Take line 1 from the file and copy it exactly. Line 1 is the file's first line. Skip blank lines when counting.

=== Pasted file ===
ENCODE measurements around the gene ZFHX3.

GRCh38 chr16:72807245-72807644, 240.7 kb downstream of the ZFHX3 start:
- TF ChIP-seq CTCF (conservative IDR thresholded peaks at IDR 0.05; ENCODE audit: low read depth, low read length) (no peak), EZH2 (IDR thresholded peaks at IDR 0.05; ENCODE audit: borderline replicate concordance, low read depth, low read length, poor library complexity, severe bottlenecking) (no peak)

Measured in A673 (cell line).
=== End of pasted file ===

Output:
ENCODE measurements around the gene ZFHX3.